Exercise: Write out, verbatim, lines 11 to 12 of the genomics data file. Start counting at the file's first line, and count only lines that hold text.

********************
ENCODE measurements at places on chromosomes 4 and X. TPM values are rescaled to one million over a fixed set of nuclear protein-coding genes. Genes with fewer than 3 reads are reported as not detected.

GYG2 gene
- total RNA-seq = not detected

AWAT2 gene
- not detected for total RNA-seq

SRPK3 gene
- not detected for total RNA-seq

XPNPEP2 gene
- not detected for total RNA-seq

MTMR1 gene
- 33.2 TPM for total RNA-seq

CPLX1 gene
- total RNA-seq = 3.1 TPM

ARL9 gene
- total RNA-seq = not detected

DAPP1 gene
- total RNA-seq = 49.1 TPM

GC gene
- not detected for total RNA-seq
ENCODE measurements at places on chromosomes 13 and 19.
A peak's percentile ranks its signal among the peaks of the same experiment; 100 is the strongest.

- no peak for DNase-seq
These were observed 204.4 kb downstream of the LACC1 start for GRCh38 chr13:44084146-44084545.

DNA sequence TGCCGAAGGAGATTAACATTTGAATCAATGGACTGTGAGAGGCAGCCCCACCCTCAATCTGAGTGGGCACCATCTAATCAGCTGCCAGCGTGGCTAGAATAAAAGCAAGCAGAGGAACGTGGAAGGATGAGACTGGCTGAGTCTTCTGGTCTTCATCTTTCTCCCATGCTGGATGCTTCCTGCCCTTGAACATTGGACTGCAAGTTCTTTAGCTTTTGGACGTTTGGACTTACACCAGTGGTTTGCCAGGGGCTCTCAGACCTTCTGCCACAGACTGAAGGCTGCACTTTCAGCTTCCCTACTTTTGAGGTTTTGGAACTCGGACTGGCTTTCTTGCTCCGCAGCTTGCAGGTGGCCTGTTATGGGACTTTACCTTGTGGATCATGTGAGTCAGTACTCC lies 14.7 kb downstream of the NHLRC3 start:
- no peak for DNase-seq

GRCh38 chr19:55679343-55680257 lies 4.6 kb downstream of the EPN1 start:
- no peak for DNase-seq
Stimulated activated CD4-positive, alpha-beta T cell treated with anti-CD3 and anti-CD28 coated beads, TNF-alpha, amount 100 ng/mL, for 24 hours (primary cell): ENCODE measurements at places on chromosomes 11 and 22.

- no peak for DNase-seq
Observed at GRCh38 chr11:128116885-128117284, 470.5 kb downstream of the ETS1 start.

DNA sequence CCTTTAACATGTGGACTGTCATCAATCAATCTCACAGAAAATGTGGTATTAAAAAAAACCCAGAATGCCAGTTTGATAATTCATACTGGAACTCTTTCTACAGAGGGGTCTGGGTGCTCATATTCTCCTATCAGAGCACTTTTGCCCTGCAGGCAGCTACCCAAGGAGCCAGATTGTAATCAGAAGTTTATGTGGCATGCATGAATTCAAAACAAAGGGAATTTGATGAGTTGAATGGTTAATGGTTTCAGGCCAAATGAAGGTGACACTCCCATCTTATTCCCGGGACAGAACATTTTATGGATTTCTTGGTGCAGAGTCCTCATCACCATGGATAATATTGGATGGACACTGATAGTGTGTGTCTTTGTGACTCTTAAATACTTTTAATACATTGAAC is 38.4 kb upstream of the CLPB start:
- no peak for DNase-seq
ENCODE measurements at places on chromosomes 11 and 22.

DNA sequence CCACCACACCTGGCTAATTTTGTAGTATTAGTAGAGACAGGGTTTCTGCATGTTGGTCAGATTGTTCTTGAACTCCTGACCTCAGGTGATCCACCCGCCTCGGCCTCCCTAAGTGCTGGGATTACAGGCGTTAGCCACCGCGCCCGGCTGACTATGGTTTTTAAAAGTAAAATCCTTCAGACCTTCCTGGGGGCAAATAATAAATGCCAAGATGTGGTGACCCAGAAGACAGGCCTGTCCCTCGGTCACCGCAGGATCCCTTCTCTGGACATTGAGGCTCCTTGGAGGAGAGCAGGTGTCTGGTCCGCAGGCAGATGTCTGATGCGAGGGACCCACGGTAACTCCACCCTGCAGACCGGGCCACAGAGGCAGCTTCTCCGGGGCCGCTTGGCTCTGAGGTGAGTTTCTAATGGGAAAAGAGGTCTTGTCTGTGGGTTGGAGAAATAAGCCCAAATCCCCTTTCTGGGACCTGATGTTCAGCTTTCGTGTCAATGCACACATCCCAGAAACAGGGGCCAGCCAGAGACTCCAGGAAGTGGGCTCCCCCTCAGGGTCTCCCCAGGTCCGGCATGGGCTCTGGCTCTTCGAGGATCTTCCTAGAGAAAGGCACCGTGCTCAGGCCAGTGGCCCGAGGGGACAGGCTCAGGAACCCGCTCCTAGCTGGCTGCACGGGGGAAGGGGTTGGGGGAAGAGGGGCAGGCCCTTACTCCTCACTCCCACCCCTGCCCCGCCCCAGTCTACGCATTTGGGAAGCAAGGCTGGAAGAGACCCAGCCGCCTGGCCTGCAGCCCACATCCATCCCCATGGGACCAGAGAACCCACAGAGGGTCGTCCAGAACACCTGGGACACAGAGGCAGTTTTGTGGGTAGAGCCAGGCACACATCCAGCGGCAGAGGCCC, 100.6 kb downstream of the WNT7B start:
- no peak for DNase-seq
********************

- 33.2 TPM for total RNA-seq

CPLX1 gene